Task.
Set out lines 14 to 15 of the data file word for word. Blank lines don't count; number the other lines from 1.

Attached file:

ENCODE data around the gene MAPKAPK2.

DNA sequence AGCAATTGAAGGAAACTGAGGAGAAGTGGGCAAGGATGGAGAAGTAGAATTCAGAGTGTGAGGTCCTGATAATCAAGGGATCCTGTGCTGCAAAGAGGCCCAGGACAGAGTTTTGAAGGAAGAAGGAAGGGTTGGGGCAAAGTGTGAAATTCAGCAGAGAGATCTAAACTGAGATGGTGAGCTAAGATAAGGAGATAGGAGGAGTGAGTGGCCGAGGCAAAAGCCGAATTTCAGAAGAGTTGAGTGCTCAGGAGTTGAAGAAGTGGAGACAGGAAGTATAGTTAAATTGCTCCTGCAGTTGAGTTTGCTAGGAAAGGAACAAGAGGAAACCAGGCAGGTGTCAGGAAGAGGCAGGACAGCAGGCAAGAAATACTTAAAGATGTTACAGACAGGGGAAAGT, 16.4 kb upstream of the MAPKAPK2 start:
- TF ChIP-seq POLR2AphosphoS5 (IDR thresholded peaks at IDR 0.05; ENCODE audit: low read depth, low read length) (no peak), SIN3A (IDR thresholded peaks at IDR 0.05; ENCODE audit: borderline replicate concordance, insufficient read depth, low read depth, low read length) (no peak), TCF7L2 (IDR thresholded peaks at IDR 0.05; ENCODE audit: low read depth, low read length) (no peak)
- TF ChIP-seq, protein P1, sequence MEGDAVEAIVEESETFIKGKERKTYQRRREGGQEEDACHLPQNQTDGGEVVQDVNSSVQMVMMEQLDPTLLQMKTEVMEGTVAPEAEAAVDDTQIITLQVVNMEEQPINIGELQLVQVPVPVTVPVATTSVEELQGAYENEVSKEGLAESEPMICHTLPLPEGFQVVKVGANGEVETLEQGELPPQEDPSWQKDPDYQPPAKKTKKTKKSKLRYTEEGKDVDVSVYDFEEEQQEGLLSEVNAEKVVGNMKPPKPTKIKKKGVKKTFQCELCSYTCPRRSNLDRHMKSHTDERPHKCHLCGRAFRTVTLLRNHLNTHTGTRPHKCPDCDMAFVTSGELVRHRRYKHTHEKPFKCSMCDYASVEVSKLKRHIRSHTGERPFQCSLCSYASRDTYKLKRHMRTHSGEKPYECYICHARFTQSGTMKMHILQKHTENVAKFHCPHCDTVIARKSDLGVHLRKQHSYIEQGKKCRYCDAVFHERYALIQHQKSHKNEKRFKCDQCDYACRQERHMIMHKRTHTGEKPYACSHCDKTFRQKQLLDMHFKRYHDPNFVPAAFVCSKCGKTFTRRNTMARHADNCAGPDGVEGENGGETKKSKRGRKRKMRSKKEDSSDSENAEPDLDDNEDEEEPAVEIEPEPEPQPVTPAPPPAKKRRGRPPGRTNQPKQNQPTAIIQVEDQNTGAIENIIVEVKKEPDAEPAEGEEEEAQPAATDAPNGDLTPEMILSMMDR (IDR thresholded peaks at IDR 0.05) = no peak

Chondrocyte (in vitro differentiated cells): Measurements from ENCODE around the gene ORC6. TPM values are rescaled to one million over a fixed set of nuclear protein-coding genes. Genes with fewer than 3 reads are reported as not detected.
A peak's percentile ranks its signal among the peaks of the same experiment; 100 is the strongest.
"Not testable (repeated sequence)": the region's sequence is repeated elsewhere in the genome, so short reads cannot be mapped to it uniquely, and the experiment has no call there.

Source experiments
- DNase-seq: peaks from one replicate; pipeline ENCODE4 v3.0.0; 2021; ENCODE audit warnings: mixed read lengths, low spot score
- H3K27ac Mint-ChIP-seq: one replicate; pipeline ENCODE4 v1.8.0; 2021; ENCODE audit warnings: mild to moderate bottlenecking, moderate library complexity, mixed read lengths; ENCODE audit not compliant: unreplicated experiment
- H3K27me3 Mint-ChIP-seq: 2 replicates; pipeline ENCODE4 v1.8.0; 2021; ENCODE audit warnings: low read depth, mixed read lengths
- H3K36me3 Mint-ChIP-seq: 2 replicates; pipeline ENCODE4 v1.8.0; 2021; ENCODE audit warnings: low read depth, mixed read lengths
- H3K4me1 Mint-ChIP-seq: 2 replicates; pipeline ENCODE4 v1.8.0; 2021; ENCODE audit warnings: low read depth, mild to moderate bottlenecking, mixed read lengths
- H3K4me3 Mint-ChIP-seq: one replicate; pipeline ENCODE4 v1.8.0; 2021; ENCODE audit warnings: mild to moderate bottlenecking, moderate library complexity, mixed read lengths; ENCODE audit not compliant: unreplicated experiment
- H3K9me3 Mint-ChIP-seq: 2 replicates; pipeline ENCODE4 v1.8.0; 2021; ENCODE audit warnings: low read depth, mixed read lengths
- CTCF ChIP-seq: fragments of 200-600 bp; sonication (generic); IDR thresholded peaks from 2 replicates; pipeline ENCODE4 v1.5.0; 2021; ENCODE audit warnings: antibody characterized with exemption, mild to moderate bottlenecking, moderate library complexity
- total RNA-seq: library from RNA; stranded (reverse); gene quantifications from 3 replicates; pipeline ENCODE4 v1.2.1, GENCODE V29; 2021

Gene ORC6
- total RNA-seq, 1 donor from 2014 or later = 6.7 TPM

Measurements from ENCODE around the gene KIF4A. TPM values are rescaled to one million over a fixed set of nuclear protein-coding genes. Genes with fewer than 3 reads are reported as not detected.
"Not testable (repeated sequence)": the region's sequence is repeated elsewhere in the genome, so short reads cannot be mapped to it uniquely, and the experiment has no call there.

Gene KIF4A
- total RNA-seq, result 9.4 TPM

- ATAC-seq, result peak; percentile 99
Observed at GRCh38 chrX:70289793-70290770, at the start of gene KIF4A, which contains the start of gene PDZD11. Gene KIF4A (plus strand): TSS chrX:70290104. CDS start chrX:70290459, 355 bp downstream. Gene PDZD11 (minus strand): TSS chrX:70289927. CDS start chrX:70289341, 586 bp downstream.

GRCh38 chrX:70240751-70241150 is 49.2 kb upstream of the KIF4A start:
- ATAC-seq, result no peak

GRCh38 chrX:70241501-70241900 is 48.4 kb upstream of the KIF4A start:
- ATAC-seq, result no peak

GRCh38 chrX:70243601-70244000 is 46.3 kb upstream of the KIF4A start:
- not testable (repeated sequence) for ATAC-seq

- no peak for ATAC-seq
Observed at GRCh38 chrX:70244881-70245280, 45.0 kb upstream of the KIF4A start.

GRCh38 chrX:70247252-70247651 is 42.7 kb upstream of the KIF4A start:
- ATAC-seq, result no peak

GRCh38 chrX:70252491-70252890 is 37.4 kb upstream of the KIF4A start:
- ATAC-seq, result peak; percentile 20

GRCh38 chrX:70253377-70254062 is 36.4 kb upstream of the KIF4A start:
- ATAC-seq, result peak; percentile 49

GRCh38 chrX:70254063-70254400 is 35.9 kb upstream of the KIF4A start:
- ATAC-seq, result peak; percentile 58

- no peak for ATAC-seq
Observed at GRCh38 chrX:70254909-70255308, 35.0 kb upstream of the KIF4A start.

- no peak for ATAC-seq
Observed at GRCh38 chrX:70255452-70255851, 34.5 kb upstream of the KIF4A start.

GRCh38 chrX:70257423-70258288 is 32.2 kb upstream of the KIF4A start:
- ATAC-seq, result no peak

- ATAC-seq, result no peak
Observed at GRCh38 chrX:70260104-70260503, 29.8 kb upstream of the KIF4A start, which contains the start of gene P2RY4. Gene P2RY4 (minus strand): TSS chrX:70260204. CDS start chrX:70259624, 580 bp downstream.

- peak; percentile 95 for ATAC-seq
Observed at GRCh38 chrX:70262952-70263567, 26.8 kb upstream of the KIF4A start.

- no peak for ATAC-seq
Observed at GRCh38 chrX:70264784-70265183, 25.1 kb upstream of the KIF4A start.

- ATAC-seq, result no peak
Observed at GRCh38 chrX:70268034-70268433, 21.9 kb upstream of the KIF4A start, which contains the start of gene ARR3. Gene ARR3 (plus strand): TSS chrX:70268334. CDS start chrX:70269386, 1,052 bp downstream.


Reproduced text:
- H3K4me3 Mint-ChIP-seq: one replicate; pipeline ENCODE4 v1.8.0; 2021; ENCODE audit warnings: mild to moderate bottlenecking, moderate library complexity, mixed read lengths; ENCODE audit not compliant: unreplicated experiment
- H3K9me3 Mint-ChIP-seq: 2 replicates; pipeline ENCODE4 v1.8.0; 2021; ENCODE audit warnings: low read depth, mixed read lengths